I am an anthropologist and writer based in Austin, Texas. I divide my time between leading applied projects at the Texas Center for Disability Studies, teaching at The University of Texas at Austin, and dabbling with an array of research and writing projects as a freelancer. As a scholar, I am committed to producing research that has a real-world impact. My writing has appeared in the Houston Chronicle, Texas Monthly, Austin-American Statesman, San Antonio Express News, Ft. Worth Star-Telegram, Amarillo Globe News, Somatosphere, Nursing Clio, Disability Studies Quarterly, and more.
My academic research and writing center on the social life of diagnosis, particularly in the case of disability. I like complexity, and I am most interested in stories of disability and health that resist tidy categories or easy understandings. I was drawn to anthropology originally by its central question – the relationship of the individual to society – and my work explores the role of diagnosis and difference within that framework.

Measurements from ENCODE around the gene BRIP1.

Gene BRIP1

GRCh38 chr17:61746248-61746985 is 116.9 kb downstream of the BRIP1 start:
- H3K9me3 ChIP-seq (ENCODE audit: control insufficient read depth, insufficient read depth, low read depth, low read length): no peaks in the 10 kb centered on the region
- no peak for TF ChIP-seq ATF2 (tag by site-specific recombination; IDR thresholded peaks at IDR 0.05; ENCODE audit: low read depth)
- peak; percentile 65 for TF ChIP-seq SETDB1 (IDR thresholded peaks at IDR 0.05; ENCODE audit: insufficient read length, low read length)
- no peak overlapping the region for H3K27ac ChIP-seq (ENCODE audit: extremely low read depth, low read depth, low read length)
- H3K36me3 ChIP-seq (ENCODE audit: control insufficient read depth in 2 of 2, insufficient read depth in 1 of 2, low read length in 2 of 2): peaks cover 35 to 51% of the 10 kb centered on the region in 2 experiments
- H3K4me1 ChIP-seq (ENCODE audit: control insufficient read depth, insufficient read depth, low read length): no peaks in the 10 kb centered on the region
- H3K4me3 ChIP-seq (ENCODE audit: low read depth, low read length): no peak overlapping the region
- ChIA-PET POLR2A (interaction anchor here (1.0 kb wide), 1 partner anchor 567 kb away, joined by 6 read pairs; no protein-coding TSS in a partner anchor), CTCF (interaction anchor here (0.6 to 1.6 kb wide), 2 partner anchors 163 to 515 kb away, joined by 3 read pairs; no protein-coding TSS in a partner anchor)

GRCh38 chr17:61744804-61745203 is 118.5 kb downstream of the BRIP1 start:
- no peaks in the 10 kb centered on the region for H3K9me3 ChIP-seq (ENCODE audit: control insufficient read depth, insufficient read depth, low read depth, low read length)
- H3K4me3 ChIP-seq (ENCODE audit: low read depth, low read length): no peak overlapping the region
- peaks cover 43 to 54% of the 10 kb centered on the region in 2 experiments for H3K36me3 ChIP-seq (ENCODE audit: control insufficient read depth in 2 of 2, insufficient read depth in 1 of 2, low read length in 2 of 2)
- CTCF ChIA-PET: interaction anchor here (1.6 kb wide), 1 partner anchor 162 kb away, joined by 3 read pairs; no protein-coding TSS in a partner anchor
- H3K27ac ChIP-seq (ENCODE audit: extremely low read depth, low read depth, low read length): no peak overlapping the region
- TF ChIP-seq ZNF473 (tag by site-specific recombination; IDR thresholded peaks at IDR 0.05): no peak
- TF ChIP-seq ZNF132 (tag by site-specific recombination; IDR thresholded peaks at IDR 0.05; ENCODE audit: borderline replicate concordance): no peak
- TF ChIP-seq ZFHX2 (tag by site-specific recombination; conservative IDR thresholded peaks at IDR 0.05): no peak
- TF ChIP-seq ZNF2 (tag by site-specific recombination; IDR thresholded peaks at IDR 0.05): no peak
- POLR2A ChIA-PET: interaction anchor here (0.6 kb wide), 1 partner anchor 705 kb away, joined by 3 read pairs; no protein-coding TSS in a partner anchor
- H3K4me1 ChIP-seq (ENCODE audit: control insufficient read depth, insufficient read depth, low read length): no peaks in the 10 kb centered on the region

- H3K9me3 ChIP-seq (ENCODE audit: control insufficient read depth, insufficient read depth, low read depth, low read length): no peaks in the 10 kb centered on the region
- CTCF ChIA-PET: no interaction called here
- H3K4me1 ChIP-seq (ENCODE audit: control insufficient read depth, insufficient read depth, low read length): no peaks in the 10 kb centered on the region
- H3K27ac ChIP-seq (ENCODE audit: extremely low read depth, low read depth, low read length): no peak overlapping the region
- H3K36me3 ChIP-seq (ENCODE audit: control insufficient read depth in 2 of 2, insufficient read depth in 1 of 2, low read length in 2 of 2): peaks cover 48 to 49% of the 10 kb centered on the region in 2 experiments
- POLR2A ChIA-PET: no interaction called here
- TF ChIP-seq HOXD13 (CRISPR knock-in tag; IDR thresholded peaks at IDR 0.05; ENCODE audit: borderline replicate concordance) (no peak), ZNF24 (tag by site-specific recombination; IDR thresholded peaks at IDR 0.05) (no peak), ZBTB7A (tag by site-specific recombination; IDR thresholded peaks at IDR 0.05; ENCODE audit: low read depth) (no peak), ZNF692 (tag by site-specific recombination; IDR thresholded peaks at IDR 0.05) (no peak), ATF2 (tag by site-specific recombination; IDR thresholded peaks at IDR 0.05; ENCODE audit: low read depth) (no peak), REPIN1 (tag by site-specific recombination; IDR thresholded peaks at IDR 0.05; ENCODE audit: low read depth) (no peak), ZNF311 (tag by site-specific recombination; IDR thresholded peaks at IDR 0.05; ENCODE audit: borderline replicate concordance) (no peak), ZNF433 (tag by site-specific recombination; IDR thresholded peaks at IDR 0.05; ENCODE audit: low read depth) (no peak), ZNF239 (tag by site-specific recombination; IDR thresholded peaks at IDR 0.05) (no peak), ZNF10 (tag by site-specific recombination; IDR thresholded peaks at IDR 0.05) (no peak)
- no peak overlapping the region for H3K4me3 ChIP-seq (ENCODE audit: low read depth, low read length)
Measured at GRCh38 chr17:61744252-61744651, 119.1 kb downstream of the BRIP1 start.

As an anthropologist, I use ethnographic methods and theories to study daily life, practices, and beliefs regarding disability. I have conducted research at various sites in the U.S. and Central America. For my dissertation, I conducted over 18 months of ethnographic fieldwork on family experiences with rare and undiagnosed disabilities.
I have worked, studied, and volunteered on four continents, plus a tiny island in the middle of the Pacific Ocean. I received my Ph.D. from the University of Texas at Austin, M.A. from the University of Chicago, and B.A. from Carleton College.